Manchester Museum has been announced as one of five finalists for Art Fund Museum of the Year 2024, the world’s largest museum prize.

Art Fund annually shortlists five outstanding museums for Museum of the Year. The 2024 edition recognises inspiring projects from autumn 2022 through to winter 2023, with audiences and communities at their heart – with a particular focus on community engagement, sustainable ways of working, and demonstration of ambition by reinventing what it means to be ‘the best’ museum for the audiences of today and tomorrow.

The news comes at a good time for Manchester Museum, which recently welcomed its one millionth visitor since reopening to the public in February last year, following a £15 million values-led redevelopment. It was the most visited indoor museum in the north of England during 2023, despite being open for less than 11 months, with 790,332 people walking through the doors during the calendar year.

Manchester Museum Director Esme Ward said: "Manchester Museum's redevelopment was the result of 10 years' collective endeavour so being shortlisted for Art Fund Museum of the Year is a moment of joy for everyone to share in, from staff and partners to our communities and Manchester itself. It is affirmation of museums' power to bring people together in building a more inclusive, hopeful future."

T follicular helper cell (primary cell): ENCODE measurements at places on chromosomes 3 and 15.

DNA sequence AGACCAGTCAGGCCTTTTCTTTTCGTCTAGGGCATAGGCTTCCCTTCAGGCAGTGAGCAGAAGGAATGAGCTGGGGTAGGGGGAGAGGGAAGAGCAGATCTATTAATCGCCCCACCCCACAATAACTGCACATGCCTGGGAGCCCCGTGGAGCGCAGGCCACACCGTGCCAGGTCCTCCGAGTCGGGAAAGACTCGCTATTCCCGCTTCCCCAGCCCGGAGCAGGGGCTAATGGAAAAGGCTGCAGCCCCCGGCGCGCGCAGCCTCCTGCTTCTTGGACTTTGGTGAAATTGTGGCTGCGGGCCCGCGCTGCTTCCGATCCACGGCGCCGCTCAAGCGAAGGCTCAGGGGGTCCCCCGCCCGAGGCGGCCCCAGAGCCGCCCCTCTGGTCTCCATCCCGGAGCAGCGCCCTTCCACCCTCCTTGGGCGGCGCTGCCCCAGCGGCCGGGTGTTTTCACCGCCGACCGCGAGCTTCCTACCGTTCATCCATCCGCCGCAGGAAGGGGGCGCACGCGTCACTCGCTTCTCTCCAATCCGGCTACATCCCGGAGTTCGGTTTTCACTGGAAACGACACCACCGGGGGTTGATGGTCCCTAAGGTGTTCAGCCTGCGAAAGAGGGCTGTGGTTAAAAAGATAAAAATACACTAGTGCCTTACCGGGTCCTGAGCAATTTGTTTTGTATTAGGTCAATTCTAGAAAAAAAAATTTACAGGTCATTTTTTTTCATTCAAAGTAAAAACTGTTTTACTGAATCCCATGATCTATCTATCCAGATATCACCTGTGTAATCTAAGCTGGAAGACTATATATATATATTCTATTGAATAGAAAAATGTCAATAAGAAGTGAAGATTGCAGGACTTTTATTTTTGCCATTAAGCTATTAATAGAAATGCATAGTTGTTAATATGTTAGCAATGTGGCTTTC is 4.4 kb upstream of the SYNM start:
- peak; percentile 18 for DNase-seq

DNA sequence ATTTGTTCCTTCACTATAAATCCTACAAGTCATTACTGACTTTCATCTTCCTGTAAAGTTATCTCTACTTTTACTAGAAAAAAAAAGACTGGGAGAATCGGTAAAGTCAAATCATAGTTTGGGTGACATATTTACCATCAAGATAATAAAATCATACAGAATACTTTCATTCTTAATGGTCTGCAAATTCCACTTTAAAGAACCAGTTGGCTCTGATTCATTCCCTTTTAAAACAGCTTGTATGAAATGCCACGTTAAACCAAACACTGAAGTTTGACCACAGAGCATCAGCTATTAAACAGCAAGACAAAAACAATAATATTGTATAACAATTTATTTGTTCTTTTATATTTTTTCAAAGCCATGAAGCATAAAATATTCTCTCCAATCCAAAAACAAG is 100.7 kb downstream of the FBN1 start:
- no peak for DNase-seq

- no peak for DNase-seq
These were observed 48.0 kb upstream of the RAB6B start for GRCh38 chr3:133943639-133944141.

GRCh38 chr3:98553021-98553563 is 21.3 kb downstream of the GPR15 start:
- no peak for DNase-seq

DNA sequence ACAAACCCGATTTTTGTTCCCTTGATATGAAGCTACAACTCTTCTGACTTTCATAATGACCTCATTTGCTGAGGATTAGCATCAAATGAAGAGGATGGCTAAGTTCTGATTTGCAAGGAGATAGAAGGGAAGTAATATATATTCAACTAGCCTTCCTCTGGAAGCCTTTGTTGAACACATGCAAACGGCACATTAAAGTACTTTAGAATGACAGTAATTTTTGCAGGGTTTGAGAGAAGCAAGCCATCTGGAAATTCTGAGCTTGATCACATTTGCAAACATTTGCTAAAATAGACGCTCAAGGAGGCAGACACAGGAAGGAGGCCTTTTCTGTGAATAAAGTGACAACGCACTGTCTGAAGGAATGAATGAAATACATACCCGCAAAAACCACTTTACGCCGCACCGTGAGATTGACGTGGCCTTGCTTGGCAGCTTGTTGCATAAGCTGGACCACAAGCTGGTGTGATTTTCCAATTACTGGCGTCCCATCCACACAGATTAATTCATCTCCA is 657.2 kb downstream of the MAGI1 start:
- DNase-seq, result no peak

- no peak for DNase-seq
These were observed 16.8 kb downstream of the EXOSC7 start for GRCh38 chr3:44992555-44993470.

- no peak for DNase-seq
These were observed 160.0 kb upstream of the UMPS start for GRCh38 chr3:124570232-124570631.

Manchester Museum, part of The University of Manchester, is one of the largest university museums in the UK. Built on values of inclusion, imagination and care, the Museum has undergone a transformation designed to bring communities together and build understanding between cultures. As part of this, a £15 million redevelopment, 'hello future', was completed in February 2023. The project introduced new galleries, partnerships, visitor facilities, and sector-leading work around repatriation, restitution and indigenisation.

The other four shortlisted museums are Craven Museum (Skipton, North Yorkshire); Dundee Contemporary Arts (Dundee); National Portrait Gallery (London); Young V&A - Victoria and Albert Museum (London).

The winning museum will be announced at a ceremony at the National Gallery in London on 10 July and will receive £120,000. £15,000 will be given to each of the four other finalists – bringing the total prize money to £180,000.

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